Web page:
Easter weekend is coming up soon, and millions across the Hoosier state and around the world will congregate in all manner of churches to celebrate.
Churches are supposed to be places of sanctuary and fellowship, and most of the time, they meet that requirement. But what happens when you’re injured at church? What if, while you’re attending your church’s Easter service, you slip and fall in the hallways, or faulty stage equipment clips you and injures you? Would the church be accountable in these—and any other—situations?
Your Responsibility Upon Injury
Report, report, report.
Make sure the time and cause of your injury is known right away. If there are security persons or other eyewitnesses in attendance, let them know as soon as you can. The worst thing you could do after an injury is wait to report it. The closer your initial report is in proximity to the injury actually occurring, the more likely your claim—if a claim is warranted—will be credible.
Seek medical attention as well. This should be the first thing you do, especially in serious or critical injury situations. Not only is this vital for your health, but receiving proof of injury and proof of treatment from a medical professional is critical in any premises liability claim.
And those eyewitnesses from earlier? Make sure you have statements from them to verify exactly how your injuries occurred.
Proving Premises Liability
Even the most public places have certain legal boundaries in place when it comes to the liability of their patrons. Churches are no different.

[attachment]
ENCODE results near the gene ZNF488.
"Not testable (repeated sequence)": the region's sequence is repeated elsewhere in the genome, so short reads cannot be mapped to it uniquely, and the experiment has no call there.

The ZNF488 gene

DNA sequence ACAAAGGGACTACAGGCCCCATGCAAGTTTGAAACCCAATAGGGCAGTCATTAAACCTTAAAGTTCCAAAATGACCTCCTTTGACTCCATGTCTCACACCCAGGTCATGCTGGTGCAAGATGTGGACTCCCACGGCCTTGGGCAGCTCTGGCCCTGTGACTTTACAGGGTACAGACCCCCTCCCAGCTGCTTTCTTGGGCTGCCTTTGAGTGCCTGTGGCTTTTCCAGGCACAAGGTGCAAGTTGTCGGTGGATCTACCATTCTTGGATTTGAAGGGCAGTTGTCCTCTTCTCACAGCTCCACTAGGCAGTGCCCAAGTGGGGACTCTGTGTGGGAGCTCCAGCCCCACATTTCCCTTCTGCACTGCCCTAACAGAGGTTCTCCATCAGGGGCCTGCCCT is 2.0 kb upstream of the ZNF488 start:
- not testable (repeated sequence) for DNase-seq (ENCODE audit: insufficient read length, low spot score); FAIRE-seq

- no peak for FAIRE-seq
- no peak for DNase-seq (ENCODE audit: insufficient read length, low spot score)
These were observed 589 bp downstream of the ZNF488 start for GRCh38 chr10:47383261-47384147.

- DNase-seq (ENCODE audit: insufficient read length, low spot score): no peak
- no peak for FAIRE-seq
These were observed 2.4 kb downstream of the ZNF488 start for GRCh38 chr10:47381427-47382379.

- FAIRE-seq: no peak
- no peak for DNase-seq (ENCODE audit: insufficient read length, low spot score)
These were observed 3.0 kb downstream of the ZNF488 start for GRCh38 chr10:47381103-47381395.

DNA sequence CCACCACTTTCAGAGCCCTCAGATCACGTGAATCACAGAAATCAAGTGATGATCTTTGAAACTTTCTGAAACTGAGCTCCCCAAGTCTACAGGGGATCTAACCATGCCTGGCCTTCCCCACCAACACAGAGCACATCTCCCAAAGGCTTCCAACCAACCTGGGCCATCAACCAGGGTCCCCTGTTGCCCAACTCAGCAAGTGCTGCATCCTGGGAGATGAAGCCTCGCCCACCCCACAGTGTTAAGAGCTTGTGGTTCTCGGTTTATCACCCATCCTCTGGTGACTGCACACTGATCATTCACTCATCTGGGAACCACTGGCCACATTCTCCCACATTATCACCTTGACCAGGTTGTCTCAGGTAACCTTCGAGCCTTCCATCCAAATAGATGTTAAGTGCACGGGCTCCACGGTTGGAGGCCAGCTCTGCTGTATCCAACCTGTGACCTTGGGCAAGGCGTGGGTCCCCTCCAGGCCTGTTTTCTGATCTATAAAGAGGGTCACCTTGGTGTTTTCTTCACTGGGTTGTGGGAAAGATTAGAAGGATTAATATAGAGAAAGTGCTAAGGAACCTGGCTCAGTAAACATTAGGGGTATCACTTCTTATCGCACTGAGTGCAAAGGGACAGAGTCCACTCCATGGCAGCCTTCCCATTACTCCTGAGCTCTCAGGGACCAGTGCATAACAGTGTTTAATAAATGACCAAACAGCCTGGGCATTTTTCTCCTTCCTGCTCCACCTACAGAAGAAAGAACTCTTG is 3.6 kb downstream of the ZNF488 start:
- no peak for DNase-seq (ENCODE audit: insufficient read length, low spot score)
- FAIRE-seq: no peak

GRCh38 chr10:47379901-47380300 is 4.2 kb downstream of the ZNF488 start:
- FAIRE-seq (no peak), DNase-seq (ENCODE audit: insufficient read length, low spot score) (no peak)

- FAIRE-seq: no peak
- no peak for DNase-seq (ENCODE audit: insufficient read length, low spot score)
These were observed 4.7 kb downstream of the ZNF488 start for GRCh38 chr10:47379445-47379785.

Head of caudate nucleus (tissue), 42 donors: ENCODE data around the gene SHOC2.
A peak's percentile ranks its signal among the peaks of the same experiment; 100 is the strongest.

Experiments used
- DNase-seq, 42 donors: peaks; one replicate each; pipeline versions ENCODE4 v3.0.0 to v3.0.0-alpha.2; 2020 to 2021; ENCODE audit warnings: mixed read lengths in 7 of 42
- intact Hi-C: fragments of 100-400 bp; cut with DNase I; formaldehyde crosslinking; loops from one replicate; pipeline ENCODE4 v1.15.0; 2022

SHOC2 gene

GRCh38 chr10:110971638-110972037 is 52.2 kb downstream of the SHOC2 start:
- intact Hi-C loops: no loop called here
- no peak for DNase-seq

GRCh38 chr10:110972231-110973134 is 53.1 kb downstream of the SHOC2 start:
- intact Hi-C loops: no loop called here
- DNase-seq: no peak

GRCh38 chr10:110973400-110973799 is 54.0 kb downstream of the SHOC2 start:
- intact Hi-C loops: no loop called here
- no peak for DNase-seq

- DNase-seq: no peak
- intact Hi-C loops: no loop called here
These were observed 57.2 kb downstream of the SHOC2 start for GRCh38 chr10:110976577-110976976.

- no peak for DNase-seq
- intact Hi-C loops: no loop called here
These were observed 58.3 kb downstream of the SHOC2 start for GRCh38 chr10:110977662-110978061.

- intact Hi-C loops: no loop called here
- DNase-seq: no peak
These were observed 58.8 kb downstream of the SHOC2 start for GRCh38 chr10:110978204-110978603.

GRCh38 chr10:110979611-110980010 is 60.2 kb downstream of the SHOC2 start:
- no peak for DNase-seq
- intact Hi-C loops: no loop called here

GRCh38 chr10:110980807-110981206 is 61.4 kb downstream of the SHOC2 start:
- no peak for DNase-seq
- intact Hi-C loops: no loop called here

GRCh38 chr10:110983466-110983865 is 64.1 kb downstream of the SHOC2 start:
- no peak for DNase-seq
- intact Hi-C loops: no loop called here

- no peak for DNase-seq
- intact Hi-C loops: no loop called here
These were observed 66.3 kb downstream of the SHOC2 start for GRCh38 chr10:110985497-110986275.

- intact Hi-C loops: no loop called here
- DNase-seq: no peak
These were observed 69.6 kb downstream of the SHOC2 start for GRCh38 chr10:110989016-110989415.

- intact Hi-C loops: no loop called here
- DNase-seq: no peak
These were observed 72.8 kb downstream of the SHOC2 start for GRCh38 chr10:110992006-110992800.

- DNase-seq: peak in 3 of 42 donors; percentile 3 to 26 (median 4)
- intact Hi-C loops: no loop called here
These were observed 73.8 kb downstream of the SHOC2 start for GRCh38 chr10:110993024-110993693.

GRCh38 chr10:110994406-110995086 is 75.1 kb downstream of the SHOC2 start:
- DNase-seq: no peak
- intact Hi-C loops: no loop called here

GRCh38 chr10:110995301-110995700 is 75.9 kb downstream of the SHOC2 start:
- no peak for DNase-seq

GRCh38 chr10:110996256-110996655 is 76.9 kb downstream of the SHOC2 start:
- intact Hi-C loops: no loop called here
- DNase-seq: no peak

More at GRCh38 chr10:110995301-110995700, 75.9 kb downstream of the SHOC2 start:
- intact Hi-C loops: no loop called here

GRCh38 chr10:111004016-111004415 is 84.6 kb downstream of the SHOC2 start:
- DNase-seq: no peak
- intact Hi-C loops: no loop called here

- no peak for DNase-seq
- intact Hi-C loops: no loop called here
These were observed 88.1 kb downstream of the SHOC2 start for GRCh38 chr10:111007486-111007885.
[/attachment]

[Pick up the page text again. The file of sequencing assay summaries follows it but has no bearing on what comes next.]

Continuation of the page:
To prove the church should be accountable for your injuries, you’ll have to establish both the surrounding context of your incident, as well as what the church could have reasonably done to have prevented it.
The key here is “reasonably.” Even the most attentive caregivers can’t handle problems they’re unaware of. A small spill in a bathroom, while hazardous, isn’t necessarily the church’s responsibility if you slipped and fell within minutes of the spill occurring. However, in the event of a major hazard—like faulty electrical equipment that poses an obvious threat—the church, as the host responsible for keeping a safe environment, is much more likely liable.
To put it simply, a church can be held accountable for someone’s injury if the incident that caused it was:
- Well known or easily foreseeable
- Left alone far longer than any host should have allowed
- The direct cause of the person’s injury.
Help from an Indiana Personal Injury Lawyer
An Easter service should be a place for worshipers to meet safely and celebrate the holiday as a single fellowship. Injuries should be the last thing any congregant has to worry about. If you or someone you know has been injured at church, and you believe the church itself may be responsible, Hensley Legal Group may be able to help. Call us today or contact us online for a free conversation about your claim. Our Indiana personal injury lawyers are here to help.